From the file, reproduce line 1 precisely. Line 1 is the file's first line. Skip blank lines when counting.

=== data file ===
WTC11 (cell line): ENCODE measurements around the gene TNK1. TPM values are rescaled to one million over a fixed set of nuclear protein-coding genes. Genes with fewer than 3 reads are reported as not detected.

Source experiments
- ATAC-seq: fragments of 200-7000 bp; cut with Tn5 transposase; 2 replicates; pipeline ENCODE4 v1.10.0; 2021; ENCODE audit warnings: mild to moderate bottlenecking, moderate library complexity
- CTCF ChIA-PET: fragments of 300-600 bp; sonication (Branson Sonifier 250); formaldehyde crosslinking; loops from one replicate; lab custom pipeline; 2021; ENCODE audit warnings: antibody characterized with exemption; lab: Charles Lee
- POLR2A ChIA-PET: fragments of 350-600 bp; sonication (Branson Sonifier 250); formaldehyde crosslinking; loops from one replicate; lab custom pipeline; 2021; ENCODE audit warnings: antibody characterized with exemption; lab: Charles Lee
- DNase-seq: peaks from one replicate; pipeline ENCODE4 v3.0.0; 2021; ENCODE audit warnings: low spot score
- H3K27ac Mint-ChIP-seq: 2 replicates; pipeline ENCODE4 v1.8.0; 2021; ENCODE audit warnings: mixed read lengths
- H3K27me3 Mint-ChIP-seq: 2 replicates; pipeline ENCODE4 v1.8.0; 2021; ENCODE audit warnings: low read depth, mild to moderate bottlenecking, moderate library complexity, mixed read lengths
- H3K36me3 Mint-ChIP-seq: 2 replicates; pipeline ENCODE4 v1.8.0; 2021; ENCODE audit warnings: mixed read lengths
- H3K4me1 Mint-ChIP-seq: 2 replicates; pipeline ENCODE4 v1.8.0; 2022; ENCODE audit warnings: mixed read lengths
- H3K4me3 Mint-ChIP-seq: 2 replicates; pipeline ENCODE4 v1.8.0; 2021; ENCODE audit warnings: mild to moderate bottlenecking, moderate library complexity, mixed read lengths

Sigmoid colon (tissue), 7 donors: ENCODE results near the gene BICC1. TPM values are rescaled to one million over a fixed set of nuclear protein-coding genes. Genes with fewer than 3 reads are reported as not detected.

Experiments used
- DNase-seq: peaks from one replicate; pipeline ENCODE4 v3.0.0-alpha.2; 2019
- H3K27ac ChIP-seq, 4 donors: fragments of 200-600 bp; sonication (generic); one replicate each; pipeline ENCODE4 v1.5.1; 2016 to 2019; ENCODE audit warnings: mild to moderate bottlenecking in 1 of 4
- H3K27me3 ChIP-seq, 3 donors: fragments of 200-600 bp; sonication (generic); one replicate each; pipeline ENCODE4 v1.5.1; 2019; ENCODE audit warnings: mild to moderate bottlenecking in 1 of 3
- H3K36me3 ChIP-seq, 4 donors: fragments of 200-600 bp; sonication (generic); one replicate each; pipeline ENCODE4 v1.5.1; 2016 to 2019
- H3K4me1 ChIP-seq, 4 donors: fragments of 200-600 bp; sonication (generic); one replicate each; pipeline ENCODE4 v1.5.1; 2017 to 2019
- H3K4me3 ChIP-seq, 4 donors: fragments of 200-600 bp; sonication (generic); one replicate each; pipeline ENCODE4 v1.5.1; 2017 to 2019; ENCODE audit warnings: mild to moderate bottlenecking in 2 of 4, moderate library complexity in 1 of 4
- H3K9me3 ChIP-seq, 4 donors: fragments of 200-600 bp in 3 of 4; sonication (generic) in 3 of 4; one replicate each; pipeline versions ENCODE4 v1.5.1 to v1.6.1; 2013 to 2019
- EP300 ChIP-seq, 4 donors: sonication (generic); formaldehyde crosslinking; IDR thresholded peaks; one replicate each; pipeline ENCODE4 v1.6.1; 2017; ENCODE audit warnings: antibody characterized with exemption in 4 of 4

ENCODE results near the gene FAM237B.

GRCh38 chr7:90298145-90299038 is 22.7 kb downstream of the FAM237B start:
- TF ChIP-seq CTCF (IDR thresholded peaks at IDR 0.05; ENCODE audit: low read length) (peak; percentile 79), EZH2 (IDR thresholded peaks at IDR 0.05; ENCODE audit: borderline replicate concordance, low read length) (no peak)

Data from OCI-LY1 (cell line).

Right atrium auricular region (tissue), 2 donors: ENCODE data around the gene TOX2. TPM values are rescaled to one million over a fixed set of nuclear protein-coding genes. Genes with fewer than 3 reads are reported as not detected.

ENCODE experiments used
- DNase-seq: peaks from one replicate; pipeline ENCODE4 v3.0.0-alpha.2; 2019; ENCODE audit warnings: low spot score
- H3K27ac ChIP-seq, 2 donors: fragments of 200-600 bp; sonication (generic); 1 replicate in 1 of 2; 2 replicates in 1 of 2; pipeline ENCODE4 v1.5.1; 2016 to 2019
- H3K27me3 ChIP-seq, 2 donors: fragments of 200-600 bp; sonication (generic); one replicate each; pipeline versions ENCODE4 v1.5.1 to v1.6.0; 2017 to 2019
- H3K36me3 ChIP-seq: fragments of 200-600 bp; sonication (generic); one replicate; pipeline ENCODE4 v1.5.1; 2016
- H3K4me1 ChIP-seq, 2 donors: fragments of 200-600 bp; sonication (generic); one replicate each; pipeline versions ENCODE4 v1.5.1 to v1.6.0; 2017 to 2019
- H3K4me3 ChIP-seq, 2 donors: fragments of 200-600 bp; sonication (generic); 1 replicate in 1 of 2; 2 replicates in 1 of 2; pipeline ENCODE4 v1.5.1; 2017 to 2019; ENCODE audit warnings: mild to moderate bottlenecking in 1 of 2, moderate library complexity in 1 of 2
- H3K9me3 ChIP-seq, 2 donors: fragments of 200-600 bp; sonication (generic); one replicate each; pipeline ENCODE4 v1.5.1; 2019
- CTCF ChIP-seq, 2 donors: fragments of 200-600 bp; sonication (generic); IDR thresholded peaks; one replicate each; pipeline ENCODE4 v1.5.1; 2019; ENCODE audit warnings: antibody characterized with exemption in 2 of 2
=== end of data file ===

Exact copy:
WTC11 (cell line): ENCODE measurements around the gene TNK1. TPM values are rescaled to one million over a fixed set of nuclear protein-coding genes. Genes with fewer than 3 reads are reported as not detected.